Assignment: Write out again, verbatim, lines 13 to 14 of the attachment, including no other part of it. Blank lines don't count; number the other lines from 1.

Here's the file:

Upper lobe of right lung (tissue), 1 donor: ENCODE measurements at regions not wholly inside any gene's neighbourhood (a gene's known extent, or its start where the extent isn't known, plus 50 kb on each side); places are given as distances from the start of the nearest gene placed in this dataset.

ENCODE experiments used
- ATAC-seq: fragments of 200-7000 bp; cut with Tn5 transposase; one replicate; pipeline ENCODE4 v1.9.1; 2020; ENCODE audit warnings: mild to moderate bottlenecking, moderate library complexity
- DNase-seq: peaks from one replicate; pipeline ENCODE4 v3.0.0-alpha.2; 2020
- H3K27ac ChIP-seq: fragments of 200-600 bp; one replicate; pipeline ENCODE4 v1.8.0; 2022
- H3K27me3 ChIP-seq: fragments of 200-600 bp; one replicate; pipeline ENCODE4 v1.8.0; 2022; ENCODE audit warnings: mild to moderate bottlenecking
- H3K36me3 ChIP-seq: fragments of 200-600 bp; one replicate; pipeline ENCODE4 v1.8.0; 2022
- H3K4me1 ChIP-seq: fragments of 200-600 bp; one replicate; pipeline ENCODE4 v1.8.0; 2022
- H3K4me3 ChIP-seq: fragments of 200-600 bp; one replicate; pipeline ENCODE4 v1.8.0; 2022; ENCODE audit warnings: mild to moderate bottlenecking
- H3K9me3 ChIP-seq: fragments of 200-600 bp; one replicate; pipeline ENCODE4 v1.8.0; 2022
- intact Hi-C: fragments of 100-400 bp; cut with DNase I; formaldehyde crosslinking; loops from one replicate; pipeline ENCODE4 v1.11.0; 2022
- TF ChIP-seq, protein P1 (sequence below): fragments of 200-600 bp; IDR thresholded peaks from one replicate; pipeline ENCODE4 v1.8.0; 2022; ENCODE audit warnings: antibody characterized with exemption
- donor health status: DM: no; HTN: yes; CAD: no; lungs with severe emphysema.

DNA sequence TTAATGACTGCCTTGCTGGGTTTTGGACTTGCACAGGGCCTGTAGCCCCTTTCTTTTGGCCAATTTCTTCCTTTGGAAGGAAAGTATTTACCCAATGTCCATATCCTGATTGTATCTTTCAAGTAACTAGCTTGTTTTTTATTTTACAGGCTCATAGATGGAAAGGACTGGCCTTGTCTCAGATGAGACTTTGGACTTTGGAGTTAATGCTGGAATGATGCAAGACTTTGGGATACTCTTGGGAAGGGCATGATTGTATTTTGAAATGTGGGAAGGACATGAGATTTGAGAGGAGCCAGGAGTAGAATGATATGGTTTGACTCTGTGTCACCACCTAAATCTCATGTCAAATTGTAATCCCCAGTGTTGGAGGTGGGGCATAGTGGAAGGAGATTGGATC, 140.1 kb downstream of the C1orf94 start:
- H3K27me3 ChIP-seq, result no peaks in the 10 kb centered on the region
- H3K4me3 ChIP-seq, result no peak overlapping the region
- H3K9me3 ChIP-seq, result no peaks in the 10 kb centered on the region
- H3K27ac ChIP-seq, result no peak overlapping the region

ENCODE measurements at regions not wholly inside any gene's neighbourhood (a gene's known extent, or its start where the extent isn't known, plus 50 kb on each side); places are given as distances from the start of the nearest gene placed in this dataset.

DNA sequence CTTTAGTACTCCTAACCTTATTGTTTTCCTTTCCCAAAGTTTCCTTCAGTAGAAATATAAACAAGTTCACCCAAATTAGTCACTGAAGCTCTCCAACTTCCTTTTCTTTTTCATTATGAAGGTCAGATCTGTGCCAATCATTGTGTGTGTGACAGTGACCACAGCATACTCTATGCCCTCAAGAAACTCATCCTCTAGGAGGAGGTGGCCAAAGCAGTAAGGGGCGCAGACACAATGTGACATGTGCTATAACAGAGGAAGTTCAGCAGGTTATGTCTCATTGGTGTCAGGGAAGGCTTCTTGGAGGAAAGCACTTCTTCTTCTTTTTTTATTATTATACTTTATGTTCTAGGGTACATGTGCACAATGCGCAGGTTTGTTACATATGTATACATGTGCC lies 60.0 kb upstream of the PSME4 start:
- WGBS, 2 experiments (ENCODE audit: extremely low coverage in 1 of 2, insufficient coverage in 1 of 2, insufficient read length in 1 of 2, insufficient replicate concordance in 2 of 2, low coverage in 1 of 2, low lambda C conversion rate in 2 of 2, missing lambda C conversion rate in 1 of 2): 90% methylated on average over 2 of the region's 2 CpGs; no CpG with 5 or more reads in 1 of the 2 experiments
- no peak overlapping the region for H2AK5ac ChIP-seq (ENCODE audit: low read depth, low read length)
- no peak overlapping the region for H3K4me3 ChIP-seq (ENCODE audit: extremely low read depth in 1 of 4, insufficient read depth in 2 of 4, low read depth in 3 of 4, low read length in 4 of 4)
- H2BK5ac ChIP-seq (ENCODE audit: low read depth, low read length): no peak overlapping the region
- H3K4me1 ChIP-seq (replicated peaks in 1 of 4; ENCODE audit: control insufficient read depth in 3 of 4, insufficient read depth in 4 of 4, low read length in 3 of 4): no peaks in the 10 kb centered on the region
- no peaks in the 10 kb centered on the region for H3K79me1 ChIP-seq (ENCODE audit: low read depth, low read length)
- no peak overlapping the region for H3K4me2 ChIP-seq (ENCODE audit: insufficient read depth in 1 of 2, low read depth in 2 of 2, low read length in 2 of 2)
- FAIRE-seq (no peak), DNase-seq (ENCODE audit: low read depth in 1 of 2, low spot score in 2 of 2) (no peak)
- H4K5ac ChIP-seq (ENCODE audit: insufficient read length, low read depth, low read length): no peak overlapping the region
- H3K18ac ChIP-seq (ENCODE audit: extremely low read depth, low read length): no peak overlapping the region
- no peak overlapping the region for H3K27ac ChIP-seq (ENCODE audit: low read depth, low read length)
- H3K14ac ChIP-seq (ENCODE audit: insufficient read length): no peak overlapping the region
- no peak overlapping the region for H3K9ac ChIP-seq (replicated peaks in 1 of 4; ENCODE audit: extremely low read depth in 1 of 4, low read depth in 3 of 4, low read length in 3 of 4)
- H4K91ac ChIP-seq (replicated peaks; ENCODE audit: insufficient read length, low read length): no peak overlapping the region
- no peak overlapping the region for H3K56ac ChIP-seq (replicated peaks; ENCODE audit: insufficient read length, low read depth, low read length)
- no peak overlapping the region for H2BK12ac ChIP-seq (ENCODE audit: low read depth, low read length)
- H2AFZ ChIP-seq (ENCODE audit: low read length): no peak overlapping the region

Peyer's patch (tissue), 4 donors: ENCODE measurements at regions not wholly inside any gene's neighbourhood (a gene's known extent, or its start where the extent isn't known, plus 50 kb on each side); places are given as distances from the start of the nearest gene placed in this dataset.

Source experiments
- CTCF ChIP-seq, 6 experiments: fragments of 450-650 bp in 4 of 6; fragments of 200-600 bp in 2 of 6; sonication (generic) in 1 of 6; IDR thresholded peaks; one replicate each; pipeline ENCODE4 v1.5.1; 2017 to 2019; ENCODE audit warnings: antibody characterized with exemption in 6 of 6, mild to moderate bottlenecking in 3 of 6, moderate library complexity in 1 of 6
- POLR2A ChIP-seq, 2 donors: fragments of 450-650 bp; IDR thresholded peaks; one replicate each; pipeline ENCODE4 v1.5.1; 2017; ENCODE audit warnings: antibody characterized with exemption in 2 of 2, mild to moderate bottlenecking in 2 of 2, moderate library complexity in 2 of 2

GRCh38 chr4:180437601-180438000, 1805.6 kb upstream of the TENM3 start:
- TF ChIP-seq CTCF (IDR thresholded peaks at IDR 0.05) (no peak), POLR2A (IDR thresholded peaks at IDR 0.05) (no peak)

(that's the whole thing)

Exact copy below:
- donor health status: DM: no; HTN: yes; CAD: no; lungs with severe emphysema.

DNA sequence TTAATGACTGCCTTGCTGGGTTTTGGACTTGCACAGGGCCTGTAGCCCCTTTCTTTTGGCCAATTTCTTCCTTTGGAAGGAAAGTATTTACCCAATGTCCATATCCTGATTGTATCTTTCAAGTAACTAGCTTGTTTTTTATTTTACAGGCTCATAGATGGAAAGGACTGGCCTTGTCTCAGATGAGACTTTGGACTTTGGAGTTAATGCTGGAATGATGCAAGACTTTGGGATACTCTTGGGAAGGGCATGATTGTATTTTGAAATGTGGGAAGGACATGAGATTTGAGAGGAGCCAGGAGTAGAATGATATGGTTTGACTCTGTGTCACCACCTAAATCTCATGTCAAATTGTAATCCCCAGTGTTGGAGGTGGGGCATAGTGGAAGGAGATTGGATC, 140.1 kb downstream of the C1orf94 start: